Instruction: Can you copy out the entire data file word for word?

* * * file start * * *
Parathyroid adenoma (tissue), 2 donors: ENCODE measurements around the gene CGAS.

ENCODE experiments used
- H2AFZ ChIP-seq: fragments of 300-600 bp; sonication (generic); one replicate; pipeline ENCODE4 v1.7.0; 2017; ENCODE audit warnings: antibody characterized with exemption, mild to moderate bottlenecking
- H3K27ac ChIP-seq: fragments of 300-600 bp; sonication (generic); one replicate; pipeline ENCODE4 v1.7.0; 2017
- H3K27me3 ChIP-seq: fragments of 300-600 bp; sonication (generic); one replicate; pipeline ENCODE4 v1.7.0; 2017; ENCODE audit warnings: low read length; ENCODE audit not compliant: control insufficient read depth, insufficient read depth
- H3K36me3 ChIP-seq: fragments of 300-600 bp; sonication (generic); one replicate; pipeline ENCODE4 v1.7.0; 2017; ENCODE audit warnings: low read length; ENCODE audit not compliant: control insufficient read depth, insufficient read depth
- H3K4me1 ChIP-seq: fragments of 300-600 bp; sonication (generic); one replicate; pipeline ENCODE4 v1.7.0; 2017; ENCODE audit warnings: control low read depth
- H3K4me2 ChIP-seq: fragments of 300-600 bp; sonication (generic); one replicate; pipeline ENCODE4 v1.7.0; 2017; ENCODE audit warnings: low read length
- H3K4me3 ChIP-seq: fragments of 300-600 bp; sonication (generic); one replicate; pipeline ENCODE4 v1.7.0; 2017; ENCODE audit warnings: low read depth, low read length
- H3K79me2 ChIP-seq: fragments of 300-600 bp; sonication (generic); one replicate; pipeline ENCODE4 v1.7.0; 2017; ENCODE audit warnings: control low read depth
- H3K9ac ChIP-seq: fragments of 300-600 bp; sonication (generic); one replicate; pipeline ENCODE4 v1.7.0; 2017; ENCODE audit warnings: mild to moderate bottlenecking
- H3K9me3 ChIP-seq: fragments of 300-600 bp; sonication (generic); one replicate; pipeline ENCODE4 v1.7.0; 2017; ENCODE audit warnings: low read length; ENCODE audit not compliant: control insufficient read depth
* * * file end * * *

Parathyroid adenoma (tissue), 2 donors: ENCODE measurements around the gene CGAS.

ENCODE experiments used
- H2AFZ ChIP-seq: fragments of 300-600 bp; sonication (generic); one replicate; pipeline ENCODE4 v1.7.0; 2017; ENCODE audit warnings: antibody characterized with exemption, mild to moderate bottlenecking
- H3K27ac ChIP-seq: fragments of 300-600 bp; sonication (generic); one replicate; pipeline ENCODE4 v1.7.0; 2017
- H3K27me3 ChIP-seq: fragments of 300-600 bp; sonication (generic); one replicate; pipeline ENCODE4 v1.7.0; 2017; ENCODE audit warnings: low read length; ENCODE audit not compliant: control insufficient read depth, insufficient read depth
- H3K36me3 ChIP-seq: fragments of 300-600 bp; sonication (generic); one replicate; pipeline ENCODE4 v1.7.0; 2017; ENCODE audit warnings: low read length; ENCODE audit not compliant: control insufficient read depth, insufficient read depth
- H3K4me1 ChIP-seq: fragments of 300-600 bp; sonication (generic); one replicate; pipeline ENCODE4 v1.7.0; 2017; ENCODE audit warnings: control low read depth
- H3K4me2 ChIP-seq: fragments of 300-600 bp; sonication (generic); one replicate; pipeline ENCODE4 v1.7.0; 2017; ENCODE audit warnings: low read length
- H3K4me3 ChIP-seq: fragments of 300-600 bp; sonication (generic); one replicate; pipeline ENCODE4 v1.7.0; 2017; ENCODE audit warnings: low read depth, low read length
- H3K79me2 ChIP-seq: fragments of 300-600 bp; sonication (generic); one replicate; pipeline ENCODE4 v1.7.0; 2017; ENCODE audit warnings: control low read depth
- H3K9ac ChIP-seq: fragments of 300-600 bp; sonication (generic); one replicate; pipeline ENCODE4 v1.7.0; 2017; ENCODE audit warnings: mild to moderate bottlenecking
- H3K9me3 ChIP-seq: fragments of 300-600 bp; sonication (generic); one replicate; pipeline ENCODE4 v1.7.0; 2017; ENCODE audit warnings: low read length; ENCODE audit not compliant: control insufficient read depth